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Reconstruction of hidden heart behavior possible through machine learning

JAN 27, 2023
Internal electrical pulses controlling the heart are impossible to directly measure but can be deduced from surface data.
Reconstruction of hidden heart behavior possible through machine learning internal name

Reconstruction of hidden heart behavior possible through machine learning lead image

Heart disease is the leading cause of death worldwide. Though cardiac arrhythmias account for most of the fatalities, it is impossible to directly detect the electrical excitation waves within the heart muscle that coordinate — or in the case of arrhythmia, fail to properly coordinate — the heart’s mechanical contractions. Being able to deduce these excitation waves would provide deeper insight into the causes, behavior, and treatment of cardiac arrhythmia.

Stenger et al. demonstrated the feasibility of reconstructing electrical excitation from surface data. Using a simplified model of chaotic dynamics, the authors measured the ability of different machine learning programs to reproduce the model’s interior.

When the spatio-temporal chaotic dynamics in excitation waves prevent effective pumping, cardiac arrhythmia can be fatal. A 3D Barkley model replicated a simplified version of these electrical dynamics, and three neural networks were trained with a varying number of input time steps. Different approaches proved favorable depending on the amount of required input data, algorithm training time, reconstruction time, and desired depth of information.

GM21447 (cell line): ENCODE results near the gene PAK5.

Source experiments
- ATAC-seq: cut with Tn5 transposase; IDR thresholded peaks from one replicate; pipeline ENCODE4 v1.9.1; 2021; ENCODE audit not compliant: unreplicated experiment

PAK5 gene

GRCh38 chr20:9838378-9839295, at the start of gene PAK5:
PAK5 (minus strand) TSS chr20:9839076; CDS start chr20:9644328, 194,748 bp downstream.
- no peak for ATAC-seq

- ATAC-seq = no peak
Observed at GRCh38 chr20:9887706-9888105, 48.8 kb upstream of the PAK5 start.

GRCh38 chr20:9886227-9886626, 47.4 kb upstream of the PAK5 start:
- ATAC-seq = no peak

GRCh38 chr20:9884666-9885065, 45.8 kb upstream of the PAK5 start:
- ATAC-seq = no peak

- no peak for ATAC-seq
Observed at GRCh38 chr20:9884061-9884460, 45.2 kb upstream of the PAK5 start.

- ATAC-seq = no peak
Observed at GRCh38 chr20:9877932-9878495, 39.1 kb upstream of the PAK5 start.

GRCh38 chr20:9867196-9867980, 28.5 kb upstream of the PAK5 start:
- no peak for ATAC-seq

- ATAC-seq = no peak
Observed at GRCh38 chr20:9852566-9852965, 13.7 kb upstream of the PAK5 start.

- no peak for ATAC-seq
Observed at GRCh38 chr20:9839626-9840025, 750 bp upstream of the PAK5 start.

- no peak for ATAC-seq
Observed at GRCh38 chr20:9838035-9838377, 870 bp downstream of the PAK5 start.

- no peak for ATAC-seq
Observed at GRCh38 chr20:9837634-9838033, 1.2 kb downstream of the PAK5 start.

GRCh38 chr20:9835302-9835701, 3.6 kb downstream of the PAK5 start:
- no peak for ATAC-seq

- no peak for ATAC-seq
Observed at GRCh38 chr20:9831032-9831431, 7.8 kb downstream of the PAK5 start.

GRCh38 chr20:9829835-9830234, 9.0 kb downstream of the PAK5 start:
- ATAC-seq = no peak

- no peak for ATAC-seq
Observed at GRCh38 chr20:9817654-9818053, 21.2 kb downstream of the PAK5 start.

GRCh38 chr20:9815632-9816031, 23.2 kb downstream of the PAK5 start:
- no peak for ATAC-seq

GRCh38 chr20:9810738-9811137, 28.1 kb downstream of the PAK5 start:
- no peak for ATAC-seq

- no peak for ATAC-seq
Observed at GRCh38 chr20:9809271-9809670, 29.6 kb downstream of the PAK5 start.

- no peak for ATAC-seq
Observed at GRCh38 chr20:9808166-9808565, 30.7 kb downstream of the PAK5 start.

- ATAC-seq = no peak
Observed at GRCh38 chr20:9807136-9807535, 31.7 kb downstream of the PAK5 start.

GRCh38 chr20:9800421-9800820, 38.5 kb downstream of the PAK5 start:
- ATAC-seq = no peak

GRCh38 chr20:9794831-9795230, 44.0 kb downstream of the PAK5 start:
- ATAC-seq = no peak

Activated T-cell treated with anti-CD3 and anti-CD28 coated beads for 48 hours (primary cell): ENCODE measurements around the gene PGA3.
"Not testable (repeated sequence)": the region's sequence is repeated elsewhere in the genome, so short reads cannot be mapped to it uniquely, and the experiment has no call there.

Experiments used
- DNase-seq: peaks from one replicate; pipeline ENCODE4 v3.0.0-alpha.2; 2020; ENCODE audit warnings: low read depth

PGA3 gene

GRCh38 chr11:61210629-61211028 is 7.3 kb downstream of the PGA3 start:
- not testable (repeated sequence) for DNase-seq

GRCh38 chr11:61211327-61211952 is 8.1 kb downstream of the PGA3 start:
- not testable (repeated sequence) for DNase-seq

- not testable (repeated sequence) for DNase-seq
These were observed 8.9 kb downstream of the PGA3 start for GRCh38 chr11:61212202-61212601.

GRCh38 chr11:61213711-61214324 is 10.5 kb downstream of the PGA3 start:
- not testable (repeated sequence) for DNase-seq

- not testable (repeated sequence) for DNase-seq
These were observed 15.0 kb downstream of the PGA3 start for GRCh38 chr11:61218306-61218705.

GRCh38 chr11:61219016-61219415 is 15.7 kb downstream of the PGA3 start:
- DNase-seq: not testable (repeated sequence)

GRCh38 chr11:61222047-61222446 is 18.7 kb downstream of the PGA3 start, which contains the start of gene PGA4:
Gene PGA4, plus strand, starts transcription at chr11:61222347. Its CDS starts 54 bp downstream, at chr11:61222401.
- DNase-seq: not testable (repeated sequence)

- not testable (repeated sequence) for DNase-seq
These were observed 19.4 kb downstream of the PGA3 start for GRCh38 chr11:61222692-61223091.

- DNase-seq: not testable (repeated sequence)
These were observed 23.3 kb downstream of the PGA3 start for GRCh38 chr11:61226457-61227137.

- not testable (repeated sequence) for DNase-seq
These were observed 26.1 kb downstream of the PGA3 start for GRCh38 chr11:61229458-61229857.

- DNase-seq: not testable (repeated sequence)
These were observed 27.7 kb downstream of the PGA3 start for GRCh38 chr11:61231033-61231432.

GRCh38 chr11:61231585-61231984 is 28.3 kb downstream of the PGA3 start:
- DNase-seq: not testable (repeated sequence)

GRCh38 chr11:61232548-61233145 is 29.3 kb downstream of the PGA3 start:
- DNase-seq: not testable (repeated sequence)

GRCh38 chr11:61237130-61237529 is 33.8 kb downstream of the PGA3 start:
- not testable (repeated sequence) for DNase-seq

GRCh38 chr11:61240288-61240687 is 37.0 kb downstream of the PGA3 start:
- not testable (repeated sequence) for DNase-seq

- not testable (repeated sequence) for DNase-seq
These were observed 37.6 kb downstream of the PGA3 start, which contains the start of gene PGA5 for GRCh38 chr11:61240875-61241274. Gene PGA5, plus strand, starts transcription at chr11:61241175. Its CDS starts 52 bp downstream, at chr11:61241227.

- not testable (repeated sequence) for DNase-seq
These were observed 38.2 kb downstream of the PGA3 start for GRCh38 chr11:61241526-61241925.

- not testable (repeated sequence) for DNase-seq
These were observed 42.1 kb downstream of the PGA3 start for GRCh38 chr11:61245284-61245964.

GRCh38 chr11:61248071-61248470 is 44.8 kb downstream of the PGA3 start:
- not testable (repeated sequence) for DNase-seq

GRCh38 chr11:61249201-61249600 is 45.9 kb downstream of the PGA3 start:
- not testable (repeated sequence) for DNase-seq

“The main message, assuming our abstractions, is that it is possible to reconstruct the dynamics inside the myocardium from surface data using different types of artificial neural networks,” said author Sebastian Herzog.

While the simplified model is only an idealized reproduction of the heart, this study demonstrates the possibility of using measurable data to investigate cardiac arrhythmia. The application of these techniques could also extend to other aspects of medicine.

“Artificial neural networks allow the analysis of large amounts of data; we hope that studies like ours will form the basis for personalized medicine in the future,” said Herzog.

Source: “Reconstructing in-depth activity for chaotic 3D spatio temporal excitable media models based on surface data,” by R. Stenger, S. Herzog, I. Kottlarz, B. Rüchardt, S. Luther, F. Wörgötter, and U. Parlitz, Chaos (2023). The article can be accessed at https://doi.org/10.1063/5.0126824 .

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